Commercial catch for shark and ray species in New Zealand

2012, number of commercially caught animals

Definitions

The commercial fishing year goes from 1 October to 30 September.

Limitations of the data

The accuracy of the data source is of medium quality.
Under-reporting of protected species bycatch by commercial fishers introduces a major bias in the estimates. This can be compensated to a degree in fisheries that have sufficient observer coverage (enough observers for the number of vessels). Observer coverage varies across our commercial fisheries (MPI, 2014).

Inclusions

Total reported catch includes landings (both intentional and as bycatch), discards, and live release of chondrichthyan species (mainly sharks and rays) over the 2005–13 fishing years. Because discarded fish are unlikely to be alive and the survival rate of animals released alive is not known, this information has been aggregated with landings. This data covers NZ's Exclusive Economic Zone.

Data provided by

Ministry for the Environment

Dataset name

Environmental Reporting: Commercial catch for shark and ray species 2005–2012

Webpage:

https://data.mfe.govt.nz/table/2515-commercial-catch-for-shark-and-ray-species-200512/data/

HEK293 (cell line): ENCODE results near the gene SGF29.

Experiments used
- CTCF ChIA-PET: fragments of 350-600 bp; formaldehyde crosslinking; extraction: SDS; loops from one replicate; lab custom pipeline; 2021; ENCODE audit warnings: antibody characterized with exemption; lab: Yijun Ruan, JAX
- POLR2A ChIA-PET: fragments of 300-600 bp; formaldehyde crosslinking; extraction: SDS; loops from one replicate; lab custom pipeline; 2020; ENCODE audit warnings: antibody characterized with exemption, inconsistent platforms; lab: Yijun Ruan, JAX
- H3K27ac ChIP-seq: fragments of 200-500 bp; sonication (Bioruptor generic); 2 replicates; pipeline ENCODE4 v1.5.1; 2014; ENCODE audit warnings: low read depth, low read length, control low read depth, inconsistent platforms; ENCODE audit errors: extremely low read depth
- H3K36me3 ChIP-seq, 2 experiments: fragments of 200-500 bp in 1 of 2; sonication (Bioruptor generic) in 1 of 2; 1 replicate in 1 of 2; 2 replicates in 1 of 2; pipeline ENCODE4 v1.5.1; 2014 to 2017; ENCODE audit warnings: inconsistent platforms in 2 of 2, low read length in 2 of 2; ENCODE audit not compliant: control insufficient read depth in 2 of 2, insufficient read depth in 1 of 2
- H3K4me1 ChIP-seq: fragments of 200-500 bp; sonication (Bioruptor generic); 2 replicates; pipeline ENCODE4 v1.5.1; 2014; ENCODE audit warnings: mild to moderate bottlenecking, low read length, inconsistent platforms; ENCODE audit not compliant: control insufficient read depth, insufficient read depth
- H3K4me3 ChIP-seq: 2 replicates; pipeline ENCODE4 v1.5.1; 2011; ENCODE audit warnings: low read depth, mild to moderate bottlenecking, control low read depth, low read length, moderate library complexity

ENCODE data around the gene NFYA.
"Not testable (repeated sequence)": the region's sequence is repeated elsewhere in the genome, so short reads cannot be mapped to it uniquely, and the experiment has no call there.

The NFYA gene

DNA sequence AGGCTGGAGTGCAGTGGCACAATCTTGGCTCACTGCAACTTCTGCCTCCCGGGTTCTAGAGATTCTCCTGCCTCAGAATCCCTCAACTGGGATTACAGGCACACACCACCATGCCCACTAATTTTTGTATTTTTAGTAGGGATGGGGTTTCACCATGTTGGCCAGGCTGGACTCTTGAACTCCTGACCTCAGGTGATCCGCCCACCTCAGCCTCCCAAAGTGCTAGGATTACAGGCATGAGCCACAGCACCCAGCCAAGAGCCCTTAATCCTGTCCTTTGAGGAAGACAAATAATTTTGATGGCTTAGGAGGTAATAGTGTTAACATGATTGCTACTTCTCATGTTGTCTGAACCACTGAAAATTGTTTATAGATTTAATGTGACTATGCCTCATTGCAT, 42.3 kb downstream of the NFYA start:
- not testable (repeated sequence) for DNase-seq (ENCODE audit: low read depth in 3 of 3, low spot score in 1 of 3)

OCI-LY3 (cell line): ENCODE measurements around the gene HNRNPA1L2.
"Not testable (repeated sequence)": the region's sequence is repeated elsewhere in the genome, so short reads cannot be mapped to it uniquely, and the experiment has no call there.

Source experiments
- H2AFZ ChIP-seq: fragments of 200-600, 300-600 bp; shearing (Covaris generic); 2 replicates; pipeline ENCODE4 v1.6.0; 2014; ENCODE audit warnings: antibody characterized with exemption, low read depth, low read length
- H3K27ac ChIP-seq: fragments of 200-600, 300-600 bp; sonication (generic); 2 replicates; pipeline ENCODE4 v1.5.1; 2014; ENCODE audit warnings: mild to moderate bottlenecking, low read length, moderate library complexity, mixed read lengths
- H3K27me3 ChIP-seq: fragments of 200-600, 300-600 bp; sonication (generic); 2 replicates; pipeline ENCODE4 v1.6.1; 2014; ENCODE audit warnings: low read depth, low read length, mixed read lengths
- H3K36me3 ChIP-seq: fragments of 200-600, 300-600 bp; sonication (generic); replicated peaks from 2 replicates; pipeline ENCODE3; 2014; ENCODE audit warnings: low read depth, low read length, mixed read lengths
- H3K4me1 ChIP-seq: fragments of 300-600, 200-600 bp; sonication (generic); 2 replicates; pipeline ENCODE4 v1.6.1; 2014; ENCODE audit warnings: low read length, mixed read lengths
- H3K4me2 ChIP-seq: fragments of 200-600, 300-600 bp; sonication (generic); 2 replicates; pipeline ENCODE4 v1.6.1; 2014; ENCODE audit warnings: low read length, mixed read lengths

How to find the data

At URL provided, select 'Download' from the top right of the screen. You will have to register to download this dataset.

Import & extraction details

File as imported: Environmental Reporting: Commercial catch for shark and ray species 2005–2012

From the dataset Environmental Reporting: Commercial catch for shark and ray species 2005–2012, this data was extracted:

  • Rows: 2-361
  • Column: 5
  • Provided: 360 data points

This data forms the table Wildlife - Commercial catch for shark and ray species 2005–2012.

Dataset originally released on:

September 29, 2015

Purpose of collection

New Zealand waters have at least 113 species of chondrichthyans (sharks, rays, and other cartilaginous fish species). They are particularly vulnerable to overfishing because they are long-lived, mature slowly, and have a low reproductive rate. Chondrichthyans are important for healthy ocean ecosystems, and reporting their commercial catch and bycatch helps us understand the sustainability of our fisheries.

Method of collection/Data provider